especially when the journals are published by a for-profit enterprise

    If anything, the non-profits are worse, because they rely on those payments to support their non-profit activities. There’s nothing worse for a small business than to have a non-profit landlord.

  18. J. W. Brewer says:

    I’m not sure what lawyers John Cowan means by “they” but it ain’t all and it ain’t most and it ain’t me. And only some (US at least) courts issue their decisions with consecutively-numbered paragraphs to facilitate that sort of thing. I do now eschew the traditional obsessive-compulsive practice of giving “parallel” citations (where you give up to three different page numbers for the same citation, because the reader might be looking it up in any of several differently-numbered volumes from rival series of hard-copy “reporters”) – now that everything’s online, you can just give a single page number with the right context and the reader can typically locate it.

  19. “Conrad: you wrote in connection with “classicists”. Did you mean that many classical Greek and Latin books can be regarded as frozen in structure (chapters, subdivisions), so that only “variant readings” are left to consider?”

    Yes, pretty much. In the case of the Stephanus and Bekker numbers these are actually references to pages in early modern editions — essentially arbitrary but you can say Plato 245e and a classicist can easily find out which section of which work you are talking about — a good critical edition will print these numbers in the margins as a running guide. Obviously if you are going to talk about variant readings you need to cite particular mss or editions, but that is another matter.

  20. J. W. Brewer says:

    For many canonical but post-Classical writers of non-prose works (consider e.g. Dante or Shakespeare) there are simple reference conventions by line number within some larger unit (a canto, or scene etc), so one does not need to worry about variant pagination across editions. Not sure if there are prose writers that have something similar to the Stephanus/Bekker approach. I have a vague sense that *some* philosophers have written with section/subsection numbers (Wittgenstein?), which might serve the same function.

  21. it ain’t all and it ain’t most and it ain’t me

    Yes, I was oversimplifying: not everyone uses medium-neutral citations (MNC), and among those who do, not everyone uses pinpoint (e.g. paragraph) cites. LexisNexis, the employer in question, introduces pins about every 1000 words into decisions that don’t already have them, and AFAIK they are not trying to claim copyright on these. Australia has been all-MNC for a while now (advance, Australia fair!) and the UK too. But with only 7% of appellate decisions now being “published” (whereas all of them are in fact published in the sense of being made available to the public on web sites), MNC’s time will come even in the stodgy old U.S.

    traditional obsessive-compulsive practice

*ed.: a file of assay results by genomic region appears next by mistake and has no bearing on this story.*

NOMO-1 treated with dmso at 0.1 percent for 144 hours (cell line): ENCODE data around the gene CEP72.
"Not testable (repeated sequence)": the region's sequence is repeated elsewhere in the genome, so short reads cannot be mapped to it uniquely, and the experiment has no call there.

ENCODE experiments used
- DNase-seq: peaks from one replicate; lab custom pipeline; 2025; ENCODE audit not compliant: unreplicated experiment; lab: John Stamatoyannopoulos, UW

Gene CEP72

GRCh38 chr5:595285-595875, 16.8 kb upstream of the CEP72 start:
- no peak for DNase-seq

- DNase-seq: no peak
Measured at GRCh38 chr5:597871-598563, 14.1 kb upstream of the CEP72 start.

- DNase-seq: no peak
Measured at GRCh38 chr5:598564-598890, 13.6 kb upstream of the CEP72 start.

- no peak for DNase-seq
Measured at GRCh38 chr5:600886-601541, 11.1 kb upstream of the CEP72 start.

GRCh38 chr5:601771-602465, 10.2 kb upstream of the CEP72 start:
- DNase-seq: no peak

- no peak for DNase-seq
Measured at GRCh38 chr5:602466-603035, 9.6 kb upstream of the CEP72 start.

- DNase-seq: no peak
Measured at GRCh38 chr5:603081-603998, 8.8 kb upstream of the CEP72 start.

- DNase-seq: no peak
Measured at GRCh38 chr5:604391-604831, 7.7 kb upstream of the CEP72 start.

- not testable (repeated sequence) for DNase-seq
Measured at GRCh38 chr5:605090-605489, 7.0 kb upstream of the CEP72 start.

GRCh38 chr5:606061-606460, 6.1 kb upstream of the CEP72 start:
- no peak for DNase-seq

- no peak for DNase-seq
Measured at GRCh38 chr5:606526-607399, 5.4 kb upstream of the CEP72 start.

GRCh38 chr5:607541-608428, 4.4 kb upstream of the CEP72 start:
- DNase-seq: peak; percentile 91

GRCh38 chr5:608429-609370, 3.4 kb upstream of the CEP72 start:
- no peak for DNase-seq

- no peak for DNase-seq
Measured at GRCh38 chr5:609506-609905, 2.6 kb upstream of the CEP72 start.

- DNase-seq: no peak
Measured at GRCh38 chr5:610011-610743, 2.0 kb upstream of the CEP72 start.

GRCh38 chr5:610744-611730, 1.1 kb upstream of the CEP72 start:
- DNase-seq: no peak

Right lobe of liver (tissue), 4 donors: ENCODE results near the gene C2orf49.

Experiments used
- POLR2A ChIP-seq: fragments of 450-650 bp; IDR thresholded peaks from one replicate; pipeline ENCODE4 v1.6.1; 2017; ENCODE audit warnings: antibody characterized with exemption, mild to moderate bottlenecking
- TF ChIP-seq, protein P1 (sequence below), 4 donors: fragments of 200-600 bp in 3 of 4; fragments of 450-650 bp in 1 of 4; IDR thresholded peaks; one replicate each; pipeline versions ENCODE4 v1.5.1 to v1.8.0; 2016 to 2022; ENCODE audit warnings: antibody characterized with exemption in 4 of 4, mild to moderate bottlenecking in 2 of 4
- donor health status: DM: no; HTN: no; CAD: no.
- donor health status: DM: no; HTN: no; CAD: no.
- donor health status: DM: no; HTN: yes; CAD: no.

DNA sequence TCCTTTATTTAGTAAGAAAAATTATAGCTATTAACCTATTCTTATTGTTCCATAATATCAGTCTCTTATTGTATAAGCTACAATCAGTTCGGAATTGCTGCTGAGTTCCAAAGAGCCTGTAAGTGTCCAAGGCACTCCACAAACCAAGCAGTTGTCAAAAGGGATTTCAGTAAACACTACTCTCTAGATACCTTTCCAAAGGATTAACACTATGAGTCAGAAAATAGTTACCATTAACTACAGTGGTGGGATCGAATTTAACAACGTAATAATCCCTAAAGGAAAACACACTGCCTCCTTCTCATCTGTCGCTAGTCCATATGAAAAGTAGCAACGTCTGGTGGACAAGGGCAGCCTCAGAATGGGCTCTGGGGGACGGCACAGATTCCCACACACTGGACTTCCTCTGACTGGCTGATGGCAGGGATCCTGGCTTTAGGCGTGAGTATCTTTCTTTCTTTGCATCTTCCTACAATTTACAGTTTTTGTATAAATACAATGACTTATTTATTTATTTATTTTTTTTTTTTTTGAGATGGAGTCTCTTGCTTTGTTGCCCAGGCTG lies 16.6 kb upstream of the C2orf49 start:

Wikipedia gives this fine example:

    Roe v. Wade, 410 U.S. 113, 158, 93 S. Ct. 705, 729, 35 L. Ed. 2d 147, 180 (1973).

    which is a cite for the proposition that person in the Fourteenth Amendment doesn’t include the unborn. The article also delivers itself of this gem, which should tickle the anatomy of our host:

    Some states, notably California and New York, have their own citation systems that differ significantly from the various federal and national standards. In California, the year is placed between the names of the parties and the reference to the case reporter; in New York, the year is wrapped by in brackets instead of parentheses. Both New York and California styles wrap an entire citation in parentheses when used as a stand-alone sentence, although New York places the terminating period outside the parentheses, whereas California places it inside. New York wraps just the reporter and page references in parentheses when the citation is used as a clause.

    Either way, both state styles differ from the national/Bluebook style of simply dropping in the citation as a separate sentence without further adornment. Both systems use less punctuation and spacing in their reporter abbreviations.

    Feh.

  22. J. W. Brewer says:

    The old style made sense when it was not reasonable to assume that all of your relevant readers had the same version of hard copy volumes collecting Supreme Court decisions (only really big law libraries would bother to stock all three) and that many of your relevant readers’ default preference was to look up references in hard copy rather than online (which continued to be the case for quite some time after online looking-up became technically feasible). But the latter assumption no longer holds and many of your readers may not have any hard-copy volumes ready to hand.

    Note that there is going to be a problem if young’uns all learn to cite new cases in a totally different fashion than used in older cases (i.e. they are going to have to learn the old system anyway because often when reading an important precedent you often want to look up the things it itself is citing and reediting a few centuries worth of decisions to redo their internal citations in a style that was not in use when they were written would be a spectacularly time-consuming project — having the old decisions in an online form where the internal citations are all hyperlinks to the thing cited is a partial but not complete solution).

  23. J. W. Brewer says: